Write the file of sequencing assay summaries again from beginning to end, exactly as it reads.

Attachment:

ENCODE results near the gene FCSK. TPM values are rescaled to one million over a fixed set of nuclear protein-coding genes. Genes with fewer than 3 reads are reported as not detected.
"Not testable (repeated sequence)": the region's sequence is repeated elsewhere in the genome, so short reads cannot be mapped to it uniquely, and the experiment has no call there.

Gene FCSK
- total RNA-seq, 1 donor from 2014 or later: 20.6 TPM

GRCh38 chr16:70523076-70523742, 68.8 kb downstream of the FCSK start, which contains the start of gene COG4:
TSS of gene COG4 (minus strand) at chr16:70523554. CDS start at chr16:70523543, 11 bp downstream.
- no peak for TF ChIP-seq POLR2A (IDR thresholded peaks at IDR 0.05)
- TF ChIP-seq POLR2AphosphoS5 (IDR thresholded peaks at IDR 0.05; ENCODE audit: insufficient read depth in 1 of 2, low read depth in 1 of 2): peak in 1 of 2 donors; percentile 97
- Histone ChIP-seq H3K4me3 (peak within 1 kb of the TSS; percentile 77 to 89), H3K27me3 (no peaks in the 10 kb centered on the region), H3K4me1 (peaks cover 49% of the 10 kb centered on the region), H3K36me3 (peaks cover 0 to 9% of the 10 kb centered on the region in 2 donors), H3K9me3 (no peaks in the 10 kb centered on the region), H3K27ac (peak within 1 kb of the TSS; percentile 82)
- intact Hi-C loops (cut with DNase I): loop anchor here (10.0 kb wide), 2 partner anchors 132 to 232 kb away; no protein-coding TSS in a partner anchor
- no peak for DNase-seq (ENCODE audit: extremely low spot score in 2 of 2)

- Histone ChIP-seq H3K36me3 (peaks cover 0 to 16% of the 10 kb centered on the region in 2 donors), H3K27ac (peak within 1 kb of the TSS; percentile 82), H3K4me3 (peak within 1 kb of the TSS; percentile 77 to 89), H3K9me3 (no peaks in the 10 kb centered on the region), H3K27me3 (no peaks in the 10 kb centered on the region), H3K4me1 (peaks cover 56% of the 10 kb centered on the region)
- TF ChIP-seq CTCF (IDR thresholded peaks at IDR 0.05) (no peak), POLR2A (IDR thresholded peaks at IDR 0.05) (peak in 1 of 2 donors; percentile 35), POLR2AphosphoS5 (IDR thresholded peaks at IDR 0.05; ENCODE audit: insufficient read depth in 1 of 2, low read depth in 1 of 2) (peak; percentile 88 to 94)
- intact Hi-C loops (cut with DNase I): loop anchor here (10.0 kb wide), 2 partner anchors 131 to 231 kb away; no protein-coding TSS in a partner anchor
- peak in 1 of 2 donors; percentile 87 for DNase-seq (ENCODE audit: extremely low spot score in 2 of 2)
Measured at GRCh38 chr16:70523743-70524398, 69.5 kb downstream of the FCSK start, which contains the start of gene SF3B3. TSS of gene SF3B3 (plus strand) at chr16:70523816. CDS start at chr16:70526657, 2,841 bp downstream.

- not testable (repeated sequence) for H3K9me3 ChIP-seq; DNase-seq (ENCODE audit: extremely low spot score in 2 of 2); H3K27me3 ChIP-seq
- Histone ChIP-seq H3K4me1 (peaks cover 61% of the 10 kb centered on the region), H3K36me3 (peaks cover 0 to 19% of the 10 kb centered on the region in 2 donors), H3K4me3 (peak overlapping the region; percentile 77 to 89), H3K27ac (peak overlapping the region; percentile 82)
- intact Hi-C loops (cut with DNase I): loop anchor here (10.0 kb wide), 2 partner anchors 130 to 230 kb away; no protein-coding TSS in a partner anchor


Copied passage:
ENCODE results near the gene FCSK. TPM values are rescaled to one million over a fixed set of nuclear protein-coding genes. Genes with fewer than 3 reads are reported as not detected.
"Not testable (repeated sequence)": the region's sequence is repeated elsewhere in the genome, so short reads cannot be mapped to it uniquely, and the experiment has no call there.

Gene FCSK
- total RNA-seq, 1 donor from 2014 or later: 20.6 TPM

GRCh38 chr16:70523076-70523742, 68.8 kb downstream of the FCSK start, which contains the start of gene COG4:
TSS of gene COG4 (minus strand) at chr16:70523554. CDS start at chr16:70523543, 11 bp downstream.
- no peak for TF ChIP-seq POLR2A (IDR thresholded peaks at IDR 0.05)
- TF ChIP-seq POLR2AphosphoS5 (IDR thresholded peaks at IDR 0.05; ENCODE audit: insufficient read depth in 1 of 2, low read depth in 1 of 2): peak in 1 of 2 donors; percentile 97
- Histone ChIP-seq H3K4me3 (peak within 1 kb of the TSS; percentile 77 to 89), H3K27me3 (no peaks in the 10 kb centered on the region), H3K4me1 (peaks cover 49% of the 10 kb centered on the region), H3K36me3 (peaks cover 0 to 9% of the 10 kb centered on the region in 2 donors), H3K9me3 (no peaks in the 10 kb centered on the region), H3K27ac (peak within 1 kb of the TSS; percentile 82)
- intact Hi-C loops (cut with DNase I): loop anchor here (10.0 kb wide), 2 partner anchors 132 to 232 kb away; no protein-coding TSS in a partner anchor
- no peak for DNase-seq (ENCODE audit: extremely low spot score in 2 of 2)

- Histone ChIP-seq H3K36me3 (peaks cover 0 to 16% of the 10 kb centered on the region in 2 donors), H3K27ac (peak within 1 kb of the TSS; percentile 82), H3K4me3 (peak within 1 kb of the TSS; percentile 77 to 89), H3K9me3 (no peaks in the 10 kb centered on the region), H3K27me3 (no peaks in the 10 kb centered on the region), H3K4me1 (peaks cover 56% of the 10 kb centered on the region)
- TF ChIP-seq CTCF (IDR thresholded peaks at IDR 0.05) (no peak), POLR2A (IDR thresholded peaks at IDR 0.05) (peak in 1 of 2 donors; percentile 35), POLR2AphosphoS5 (IDR thresholded peaks at IDR 0.05; ENCODE audit: insufficient read depth in 1 of 2, low read depth in 1 of 2) (peak; percentile 88 to 94)
- intact Hi-C loops (cut with DNase I): loop anchor here (10.0 kb wide), 2 partner anchors 131 to 231 kb away; no protein-coding TSS in a partner anchor
- peak in 1 of 2 donors; percentile 87 for DNase-seq (ENCODE audit: extremely low spot score in 2 of 2)
Measured at GRCh38 chr16:70523743-70524398, 69.5 kb downstream of the FCSK start, which contains the start of gene SF3B3. TSS of gene SF3B3 (plus strand) at chr16:70523816. CDS start at chr16:70526657, 2,841 bp downstream.

- not testable (repeated sequence) for H3K9me3 ChIP-seq; DNase-seq (ENCODE audit: extremely low spot score in 2 of 2); H3K27me3 ChIP-seq
- Histone ChIP-seq H3K4me1 (peaks cover 61% of the 10 kb centered on the region), H3K36me3 (peaks cover 0 to 19% of the 10 kb centered on the region in 2 donors), H3K4me3 (peak overlapping the region; percentile 77 to 89), H3K27ac (peak overlapping the region; percentile 82)
- intact Hi-C loops (cut with DNase I): loop anchor here (10.0 kb wide), 2 partner anchors 130 to 230 kb away; no protein-coding TSS in a partner anchor